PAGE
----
Crème Caramel from Louise Hillary

11:30 am on 19 September 2011

Reprinted with permission from What’s For Pudding? published by Penguin NZ, RRP $50.00.  Copyright © text and photographs Alexa Johnston, 2011

If you don’t relish the slight risk of curdling that making a custard in a saucepan or double boiler entails, then make a baked custard instead and relax – baked custards can’t curdle and will emerge from their moulds smooth and faultless. Baked custard is usually served cold, and if you cook it in a mould lined with caramelised sugar, a delicious sauce will surround the custard when you turn it out. Caramel custard or Crème Caramel has both French and English roots, and is a popular dessert in New Zealand cookery books. Here is a very simple version contributed by Louise Hillary to Plain and Fancy Fare, an Auckland cook book produced around 1970 to raise funds for an assembly hall at Epsom Primary School. I have increased the amount of caramel to make lining the moulds a little easier.

IngredientsCreme caramel

Caramel

  • ½ cup sugar (100 g)
  • 3 tbsp water

Custard

  • 6 egg yolks
  • 1 pint  / 600ml full-cream milk or milk and cream
  • 1 tbsp sugar

Getting ready

Have ready 4 x ¼ pint/150 ml heatproof custard cups and an oven dish into which they fit snugly. If you prefer you could bake the custard in a single larger dish which should hold 1 pint/600 ml. Preheat the oven to 325°F/160°C.

Making the caramel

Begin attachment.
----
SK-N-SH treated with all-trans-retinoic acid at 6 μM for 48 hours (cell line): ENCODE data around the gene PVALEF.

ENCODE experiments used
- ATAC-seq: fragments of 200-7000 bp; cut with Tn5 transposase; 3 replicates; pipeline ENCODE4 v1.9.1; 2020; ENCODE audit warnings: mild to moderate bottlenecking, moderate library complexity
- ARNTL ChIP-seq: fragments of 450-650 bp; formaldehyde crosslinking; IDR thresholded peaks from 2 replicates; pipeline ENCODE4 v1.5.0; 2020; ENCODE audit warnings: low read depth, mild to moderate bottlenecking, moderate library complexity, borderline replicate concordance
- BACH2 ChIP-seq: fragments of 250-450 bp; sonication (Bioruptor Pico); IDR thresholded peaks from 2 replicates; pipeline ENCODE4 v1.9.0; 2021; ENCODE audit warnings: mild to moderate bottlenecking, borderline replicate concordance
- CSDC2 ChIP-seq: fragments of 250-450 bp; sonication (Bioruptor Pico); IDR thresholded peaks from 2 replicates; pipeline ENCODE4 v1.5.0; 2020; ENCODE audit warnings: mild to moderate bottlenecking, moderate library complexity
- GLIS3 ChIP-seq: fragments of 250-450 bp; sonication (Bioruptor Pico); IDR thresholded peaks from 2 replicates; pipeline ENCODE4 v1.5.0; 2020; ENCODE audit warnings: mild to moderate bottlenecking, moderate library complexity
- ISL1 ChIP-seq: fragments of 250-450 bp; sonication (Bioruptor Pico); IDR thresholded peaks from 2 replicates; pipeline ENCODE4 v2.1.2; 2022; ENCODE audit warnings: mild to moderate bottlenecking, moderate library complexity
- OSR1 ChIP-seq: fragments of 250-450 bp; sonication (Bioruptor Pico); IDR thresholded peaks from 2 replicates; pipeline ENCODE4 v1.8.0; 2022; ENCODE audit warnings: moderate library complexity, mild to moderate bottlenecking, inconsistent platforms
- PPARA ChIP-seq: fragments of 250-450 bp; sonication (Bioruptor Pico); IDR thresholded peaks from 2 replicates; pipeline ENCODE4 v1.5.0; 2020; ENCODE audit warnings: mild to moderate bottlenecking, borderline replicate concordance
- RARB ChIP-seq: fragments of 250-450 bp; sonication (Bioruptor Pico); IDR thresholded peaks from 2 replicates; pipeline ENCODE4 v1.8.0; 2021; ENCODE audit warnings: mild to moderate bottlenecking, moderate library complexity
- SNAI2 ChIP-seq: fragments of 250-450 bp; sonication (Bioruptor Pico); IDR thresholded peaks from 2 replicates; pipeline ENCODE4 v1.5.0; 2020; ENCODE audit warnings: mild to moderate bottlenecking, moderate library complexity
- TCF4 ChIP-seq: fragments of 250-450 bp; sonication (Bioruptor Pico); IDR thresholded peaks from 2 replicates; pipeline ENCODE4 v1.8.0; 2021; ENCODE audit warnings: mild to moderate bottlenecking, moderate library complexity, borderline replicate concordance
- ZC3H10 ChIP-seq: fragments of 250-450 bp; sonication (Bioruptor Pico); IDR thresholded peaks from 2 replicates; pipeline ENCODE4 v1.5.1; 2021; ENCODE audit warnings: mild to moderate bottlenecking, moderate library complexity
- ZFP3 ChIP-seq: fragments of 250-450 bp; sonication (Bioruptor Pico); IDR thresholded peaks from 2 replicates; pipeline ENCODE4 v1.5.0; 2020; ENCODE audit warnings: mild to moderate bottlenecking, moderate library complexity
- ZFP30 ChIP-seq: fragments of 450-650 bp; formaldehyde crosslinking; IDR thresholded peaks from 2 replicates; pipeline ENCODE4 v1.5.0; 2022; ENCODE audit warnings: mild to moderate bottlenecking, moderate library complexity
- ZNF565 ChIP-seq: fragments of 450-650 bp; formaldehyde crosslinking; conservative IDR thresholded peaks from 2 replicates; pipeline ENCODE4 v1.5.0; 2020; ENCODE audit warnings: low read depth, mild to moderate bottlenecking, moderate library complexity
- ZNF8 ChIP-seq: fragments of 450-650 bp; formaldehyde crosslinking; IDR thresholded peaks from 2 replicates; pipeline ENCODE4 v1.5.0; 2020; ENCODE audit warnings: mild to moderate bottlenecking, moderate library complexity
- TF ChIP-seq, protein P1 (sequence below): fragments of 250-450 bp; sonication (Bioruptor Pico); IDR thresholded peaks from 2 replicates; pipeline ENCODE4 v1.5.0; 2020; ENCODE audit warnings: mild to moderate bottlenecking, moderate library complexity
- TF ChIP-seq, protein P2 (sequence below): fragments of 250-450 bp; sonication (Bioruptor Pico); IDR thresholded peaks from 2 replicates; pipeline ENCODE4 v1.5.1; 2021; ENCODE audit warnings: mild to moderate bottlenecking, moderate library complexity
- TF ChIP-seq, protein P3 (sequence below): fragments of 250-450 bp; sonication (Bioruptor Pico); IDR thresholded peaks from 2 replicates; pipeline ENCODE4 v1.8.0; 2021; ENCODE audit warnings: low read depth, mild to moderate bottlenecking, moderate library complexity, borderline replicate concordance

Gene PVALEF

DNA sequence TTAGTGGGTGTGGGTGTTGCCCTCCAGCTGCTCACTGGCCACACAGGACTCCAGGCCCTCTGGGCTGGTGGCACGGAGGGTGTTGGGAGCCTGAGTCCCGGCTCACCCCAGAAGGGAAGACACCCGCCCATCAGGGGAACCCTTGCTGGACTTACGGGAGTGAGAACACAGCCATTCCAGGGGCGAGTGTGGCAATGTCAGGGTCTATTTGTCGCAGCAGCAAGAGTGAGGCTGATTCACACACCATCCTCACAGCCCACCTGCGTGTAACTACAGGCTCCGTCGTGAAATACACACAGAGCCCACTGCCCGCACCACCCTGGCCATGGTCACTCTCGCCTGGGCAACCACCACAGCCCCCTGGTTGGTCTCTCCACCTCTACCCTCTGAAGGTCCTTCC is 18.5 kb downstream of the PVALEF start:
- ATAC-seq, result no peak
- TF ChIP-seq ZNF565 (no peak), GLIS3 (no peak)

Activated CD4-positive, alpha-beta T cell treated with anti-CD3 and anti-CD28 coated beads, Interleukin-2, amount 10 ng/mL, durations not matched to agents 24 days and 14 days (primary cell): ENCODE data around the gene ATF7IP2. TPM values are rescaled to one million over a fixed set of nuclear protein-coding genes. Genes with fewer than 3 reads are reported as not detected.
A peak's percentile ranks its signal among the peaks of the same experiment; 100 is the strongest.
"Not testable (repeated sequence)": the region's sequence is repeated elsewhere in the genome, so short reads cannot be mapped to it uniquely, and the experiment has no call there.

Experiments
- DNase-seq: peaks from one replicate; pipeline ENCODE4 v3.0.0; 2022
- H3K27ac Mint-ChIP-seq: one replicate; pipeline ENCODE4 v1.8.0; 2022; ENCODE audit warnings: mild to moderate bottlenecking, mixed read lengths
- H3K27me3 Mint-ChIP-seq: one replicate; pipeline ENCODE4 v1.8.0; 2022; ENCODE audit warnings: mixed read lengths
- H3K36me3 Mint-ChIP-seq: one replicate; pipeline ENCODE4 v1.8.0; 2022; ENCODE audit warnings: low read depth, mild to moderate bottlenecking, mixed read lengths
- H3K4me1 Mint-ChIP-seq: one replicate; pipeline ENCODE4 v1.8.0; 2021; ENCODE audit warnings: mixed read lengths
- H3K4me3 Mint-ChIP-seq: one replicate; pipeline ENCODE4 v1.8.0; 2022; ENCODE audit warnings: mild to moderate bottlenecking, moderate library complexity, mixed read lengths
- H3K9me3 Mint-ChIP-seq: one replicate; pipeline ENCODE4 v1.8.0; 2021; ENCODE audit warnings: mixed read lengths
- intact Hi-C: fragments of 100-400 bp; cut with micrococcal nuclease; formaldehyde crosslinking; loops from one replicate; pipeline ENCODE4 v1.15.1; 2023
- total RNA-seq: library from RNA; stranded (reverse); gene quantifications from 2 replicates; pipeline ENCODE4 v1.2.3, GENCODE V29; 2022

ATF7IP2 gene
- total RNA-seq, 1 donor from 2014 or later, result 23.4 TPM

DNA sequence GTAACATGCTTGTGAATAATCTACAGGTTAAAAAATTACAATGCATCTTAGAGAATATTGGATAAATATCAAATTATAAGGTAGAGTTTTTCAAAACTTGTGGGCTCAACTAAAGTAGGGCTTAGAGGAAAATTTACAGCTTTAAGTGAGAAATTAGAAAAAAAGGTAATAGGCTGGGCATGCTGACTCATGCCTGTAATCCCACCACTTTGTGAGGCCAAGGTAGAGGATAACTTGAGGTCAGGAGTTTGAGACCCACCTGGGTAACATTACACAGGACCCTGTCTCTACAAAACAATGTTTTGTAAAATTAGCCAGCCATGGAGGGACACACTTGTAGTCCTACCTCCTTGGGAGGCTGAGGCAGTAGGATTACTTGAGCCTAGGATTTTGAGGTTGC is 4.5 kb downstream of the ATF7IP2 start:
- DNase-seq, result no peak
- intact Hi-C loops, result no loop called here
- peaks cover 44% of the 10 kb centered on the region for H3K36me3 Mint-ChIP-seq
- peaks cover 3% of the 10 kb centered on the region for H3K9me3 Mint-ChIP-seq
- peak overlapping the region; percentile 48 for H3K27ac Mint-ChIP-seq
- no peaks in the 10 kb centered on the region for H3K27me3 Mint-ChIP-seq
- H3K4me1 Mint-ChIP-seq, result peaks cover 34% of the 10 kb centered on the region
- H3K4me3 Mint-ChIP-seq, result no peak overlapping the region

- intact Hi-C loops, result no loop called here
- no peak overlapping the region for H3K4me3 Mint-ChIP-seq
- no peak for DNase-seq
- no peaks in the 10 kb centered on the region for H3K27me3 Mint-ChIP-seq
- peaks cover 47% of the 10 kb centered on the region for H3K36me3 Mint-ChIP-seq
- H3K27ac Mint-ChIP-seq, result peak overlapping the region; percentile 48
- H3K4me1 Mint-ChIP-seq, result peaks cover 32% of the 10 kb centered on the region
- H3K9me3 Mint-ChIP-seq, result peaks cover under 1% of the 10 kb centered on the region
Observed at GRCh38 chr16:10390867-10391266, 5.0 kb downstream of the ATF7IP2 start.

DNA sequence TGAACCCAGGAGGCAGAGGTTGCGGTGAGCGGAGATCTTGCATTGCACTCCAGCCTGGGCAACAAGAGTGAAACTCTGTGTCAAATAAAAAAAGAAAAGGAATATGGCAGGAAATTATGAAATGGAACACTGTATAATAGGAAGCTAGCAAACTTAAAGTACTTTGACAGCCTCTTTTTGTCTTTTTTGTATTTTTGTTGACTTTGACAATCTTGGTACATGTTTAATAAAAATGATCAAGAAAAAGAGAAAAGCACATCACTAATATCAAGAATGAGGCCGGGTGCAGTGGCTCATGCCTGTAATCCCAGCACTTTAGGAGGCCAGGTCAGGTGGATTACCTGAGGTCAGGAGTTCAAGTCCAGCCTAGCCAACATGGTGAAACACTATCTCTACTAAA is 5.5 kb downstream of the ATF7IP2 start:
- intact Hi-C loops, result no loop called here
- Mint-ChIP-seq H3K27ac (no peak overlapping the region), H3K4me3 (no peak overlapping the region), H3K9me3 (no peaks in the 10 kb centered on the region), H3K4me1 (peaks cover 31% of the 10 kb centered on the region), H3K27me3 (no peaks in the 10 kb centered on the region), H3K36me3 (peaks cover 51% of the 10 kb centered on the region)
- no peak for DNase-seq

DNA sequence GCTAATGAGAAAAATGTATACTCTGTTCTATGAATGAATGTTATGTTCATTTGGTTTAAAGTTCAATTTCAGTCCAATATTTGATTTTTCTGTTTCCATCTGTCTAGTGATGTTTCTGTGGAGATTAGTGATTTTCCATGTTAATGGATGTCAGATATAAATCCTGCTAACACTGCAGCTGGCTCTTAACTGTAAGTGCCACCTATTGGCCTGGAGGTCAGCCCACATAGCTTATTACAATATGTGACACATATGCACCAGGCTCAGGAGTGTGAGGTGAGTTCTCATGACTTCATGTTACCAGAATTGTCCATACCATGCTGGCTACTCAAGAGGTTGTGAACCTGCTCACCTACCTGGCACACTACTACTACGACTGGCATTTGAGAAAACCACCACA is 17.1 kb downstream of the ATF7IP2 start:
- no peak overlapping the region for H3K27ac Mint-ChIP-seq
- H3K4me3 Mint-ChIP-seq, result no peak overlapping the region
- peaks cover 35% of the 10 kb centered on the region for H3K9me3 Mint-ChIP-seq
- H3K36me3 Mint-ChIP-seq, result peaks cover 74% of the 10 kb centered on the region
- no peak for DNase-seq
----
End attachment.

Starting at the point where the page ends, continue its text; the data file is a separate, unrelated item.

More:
Put the sugar and water for the caramel into a heavy pan and set over gentle heat to melt, shaking the pan occasionally. When the sugar has turned to a rich, dark, but not burnt caramel, carefully pour a little into each cup (or single ovenproof dish), then tilt the cups around to spread the caramel over the base. Set aside.

Making and cooking the custard

Beat together the egg yolks, milk and sugar until well combined, but not frothy. Strain the mixture into a jug and pour it into the moulds or mould.

Set the custards in the oven dish, pour hot water around to come halfway up the sides of the cups, then lift the whole assembly carefully into the oven and bake for 30–40 minutes (or about an hour for a larger custard) until just set, but still slightly wobbly in the centre. Lift them out, cool on a rack and refrigerate until completely chilled (at least 2–3 hours). Overnight is best, as the caramel has time to become liquid again and you end up with more sauce.

To serve the custards, loosen the edges with a round-bladed knife and invert on to individual plates or a larger serving plate and take to the table. Each shining, gold topped custard will be resting in a pool of thin caramel. Simplicity itself.

Or try

Roger’s Coconut Crème Caramel

My friend Roger Blackley replaces the water in the caramel with lime juice, then makes the custard with a mixture of cream, milk and tinned coconut cream, flavoured with a pinch of ground cardamom. This is superb.

Stephen Morris’s wine recommendation

Matariki 2209 Late Harvest Riesling, Hawkes Bay. This wine is all about clean toffee. Not a toffee apple, just freshly pulled spun sugar. As soon as I tasted the wine I thought of custard and sugar: crème brulee, crème caramel… such a match!

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